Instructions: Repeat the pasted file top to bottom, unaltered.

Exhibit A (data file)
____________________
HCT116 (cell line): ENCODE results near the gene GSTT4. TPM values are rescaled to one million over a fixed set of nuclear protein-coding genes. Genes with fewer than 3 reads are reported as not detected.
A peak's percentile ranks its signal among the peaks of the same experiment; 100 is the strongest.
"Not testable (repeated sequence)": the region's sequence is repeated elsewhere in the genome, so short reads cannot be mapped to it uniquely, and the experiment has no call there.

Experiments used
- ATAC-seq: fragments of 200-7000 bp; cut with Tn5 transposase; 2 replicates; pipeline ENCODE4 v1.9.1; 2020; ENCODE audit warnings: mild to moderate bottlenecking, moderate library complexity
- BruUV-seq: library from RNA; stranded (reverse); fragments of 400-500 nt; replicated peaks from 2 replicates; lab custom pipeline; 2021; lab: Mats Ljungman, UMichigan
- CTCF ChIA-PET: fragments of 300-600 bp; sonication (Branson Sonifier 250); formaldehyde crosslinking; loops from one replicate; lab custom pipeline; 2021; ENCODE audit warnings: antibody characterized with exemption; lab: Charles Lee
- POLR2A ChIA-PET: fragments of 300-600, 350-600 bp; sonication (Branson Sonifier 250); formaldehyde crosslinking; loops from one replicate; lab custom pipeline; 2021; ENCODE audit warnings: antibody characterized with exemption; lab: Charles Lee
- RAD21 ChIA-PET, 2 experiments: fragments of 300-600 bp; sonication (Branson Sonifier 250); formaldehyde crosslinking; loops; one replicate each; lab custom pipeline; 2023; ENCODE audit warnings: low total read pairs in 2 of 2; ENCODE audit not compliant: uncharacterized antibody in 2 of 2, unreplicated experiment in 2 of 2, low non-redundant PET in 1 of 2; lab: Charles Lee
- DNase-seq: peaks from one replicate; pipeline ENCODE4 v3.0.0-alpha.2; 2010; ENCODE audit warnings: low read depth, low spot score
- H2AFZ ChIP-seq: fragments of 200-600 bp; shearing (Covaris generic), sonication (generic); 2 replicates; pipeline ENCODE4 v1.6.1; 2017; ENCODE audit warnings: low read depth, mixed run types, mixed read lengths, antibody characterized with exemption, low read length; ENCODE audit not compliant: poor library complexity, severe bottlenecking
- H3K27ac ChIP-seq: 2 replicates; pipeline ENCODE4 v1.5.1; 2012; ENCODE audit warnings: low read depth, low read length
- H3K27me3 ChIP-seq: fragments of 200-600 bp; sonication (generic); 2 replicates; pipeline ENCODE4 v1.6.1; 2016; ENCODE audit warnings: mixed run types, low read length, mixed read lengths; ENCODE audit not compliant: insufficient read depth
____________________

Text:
HCT116 (cell line): ENCODE results near the gene GSTT4. TPM values are rescaled to one million over a fixed set of nuclear protein-coding genes. Genes with fewer than 3 reads are reported as not detected.
A peak's percentile ranks its signal among the peaks of the same experiment; 100 is the strongest.
"Not testable (repeated sequence)": the region's sequence is repeated elsewhere in the genome, so short reads cannot be mapped to it uniquely, and the experiment has no call there.

Experiments used
- ATAC-seq: fragments of 200-7000 bp; cut with Tn5 transposase; 2 replicates; pipeline ENCODE4 v1.9.1; 2020; ENCODE audit warnings: mild to moderate bottlenecking, moderate library complexity
- BruUV-seq: library from RNA; stranded (reverse); fragments of 400-500 nt; replicated peaks from 2 replicates; lab custom pipeline; 2021; lab: Mats Ljungman, UMichigan
- CTCF ChIA-PET: fragments of 300-600 bp; sonication (Branson Sonifier 250); formaldehyde crosslinking; loops from one replicate; lab custom pipeline; 2021; ENCODE audit warnings: antibody characterized with exemption; lab: Charles Lee
- POLR2A ChIA-PET: fragments of 300-600, 350-600 bp; sonication (Branson Sonifier 250); formaldehyde crosslinking; loops from one replicate; lab custom pipeline; 2021; ENCODE audit warnings: antibody characterized with exemption; lab: Charles Lee
- RAD21 ChIA-PET, 2 experiments: fragments of 300-600 bp; sonication (Branson Sonifier 250); formaldehyde crosslinking; loops; one replicate each; lab custom pipeline; 2023; ENCODE audit warnings: low total read pairs in 2 of 2; ENCODE audit not compliant: uncharacterized antibody in 2 of 2, unreplicated experiment in 2 of 2, low non-redundant PET in 1 of 2; lab: Charles Lee
- DNase-seq: peaks from one replicate; pipeline ENCODE4 v3.0.0-alpha.2; 2010; ENCODE audit warnings: low read depth, low spot score
- H2AFZ ChIP-seq: fragments of 200-600 bp; shearing (Covaris generic), sonication (generic); 2 replicates; pipeline ENCODE4 v1.6.1; 2017; ENCODE audit warnings: low read depth, mixed run types, mixed read lengths, antibody characterized with exemption, low read length; ENCODE audit not compliant: poor library complexity, severe bottlenecking
- H3K27ac ChIP-seq: 2 replicates; pipeline ENCODE4 v1.5.1; 2012; ENCODE audit warnings: low read depth, low read length
- H3K27me3 ChIP-seq: fragments of 200-600 bp; sonication (generic); 2 replicates; pipeline ENCODE4 v1.6.1; 2016; ENCODE audit warnings: mixed run types, low read length, mixed read lengths; ENCODE audit not compliant: insufficient read depth